Sen. Patrick Leahy didn't hold back while questioning Attorney General Jeff Sessions on Wednesday about a potentially false statement Sessions made during his January confirmation hearing.
"I've never accused you of colluding with the Russians, but you clearly — in your answer of no, you clearly concealed your own contact with Russian officials at a time when such contact was of great interest to the committee," Leahy said during the Senate Judiciary Committee hearing.
At the time, Sessions didn't reveal he'd met with Russian Ambassador Sergey Kislyak multiple times in 2016. But the press later uncovered at least three meetings between the two.
Sessions, however, doesn't believe he gave false testimony and brought a hard copy of the original question to prove his point.
He said: "The question you're referring to is subparagraph E, and it says, 'Several of president-elect's nominees or senior advisers have Russian ties. Have you been in contact with anyone connected to any part of the Russian government about the 2016 election either before or after Election Day?' And I took that to mean not any casual conversation, but did I participate with Russians about the 2016 election. ... Every one of your previous questions talk about improper involvement, and I felt the answer was 'no.'"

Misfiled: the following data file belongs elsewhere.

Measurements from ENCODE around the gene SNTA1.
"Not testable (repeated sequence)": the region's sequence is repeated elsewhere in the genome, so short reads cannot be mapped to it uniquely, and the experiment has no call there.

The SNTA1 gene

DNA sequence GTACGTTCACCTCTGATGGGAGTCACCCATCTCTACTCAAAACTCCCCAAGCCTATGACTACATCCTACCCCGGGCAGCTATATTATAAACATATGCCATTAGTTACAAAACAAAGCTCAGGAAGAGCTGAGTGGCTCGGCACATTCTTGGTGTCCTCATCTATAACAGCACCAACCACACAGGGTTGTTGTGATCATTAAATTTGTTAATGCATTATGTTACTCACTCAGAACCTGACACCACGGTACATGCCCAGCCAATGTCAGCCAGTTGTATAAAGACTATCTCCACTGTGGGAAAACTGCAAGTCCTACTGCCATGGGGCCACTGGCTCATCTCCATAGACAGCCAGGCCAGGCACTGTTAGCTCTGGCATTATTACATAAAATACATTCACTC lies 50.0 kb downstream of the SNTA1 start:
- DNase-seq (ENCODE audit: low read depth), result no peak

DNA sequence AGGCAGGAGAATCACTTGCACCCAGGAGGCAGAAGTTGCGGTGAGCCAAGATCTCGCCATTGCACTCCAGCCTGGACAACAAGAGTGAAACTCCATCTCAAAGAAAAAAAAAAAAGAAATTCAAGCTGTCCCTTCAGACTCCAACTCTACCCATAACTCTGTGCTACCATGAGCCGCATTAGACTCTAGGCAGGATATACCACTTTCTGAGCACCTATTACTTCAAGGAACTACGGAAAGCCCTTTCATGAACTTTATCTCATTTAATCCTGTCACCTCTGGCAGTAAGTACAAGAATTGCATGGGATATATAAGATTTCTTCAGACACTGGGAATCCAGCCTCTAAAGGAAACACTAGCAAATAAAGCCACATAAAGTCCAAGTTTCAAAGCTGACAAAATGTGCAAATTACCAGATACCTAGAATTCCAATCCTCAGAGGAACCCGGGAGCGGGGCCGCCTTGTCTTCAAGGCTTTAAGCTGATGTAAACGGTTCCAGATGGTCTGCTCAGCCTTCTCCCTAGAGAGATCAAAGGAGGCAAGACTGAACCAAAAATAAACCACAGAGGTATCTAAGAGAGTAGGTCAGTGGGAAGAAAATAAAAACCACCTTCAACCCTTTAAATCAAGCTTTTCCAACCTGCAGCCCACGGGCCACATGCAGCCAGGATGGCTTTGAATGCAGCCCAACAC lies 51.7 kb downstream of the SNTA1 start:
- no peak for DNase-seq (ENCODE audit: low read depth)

So Leahy decided to ask Sessions the same question about his interactions with any Russian officials. And this time, Leahy got very specific.
"Since the 2016 campaign, have you discussed with any Russian-connected official anything about emails?" Leahy asked.
"Discuss with them? I don't recall having done any such thing," Sessions said.
"Have you discussed with them Russian interference in our elections?" Leahy asked.
"No," Sessions responded.
"Have you discussed anything like sanctions like the Magnitsky Act — what they call the 'adoption issue'?" Leahy asked.
"I don't believe I've ever had any discussion at any time about the Magnitsky Act," Sessions said.
However, Sessions did say it was "possible" he discussed now-President Donald Trump's political positions when he talked with Kislyak in 2016.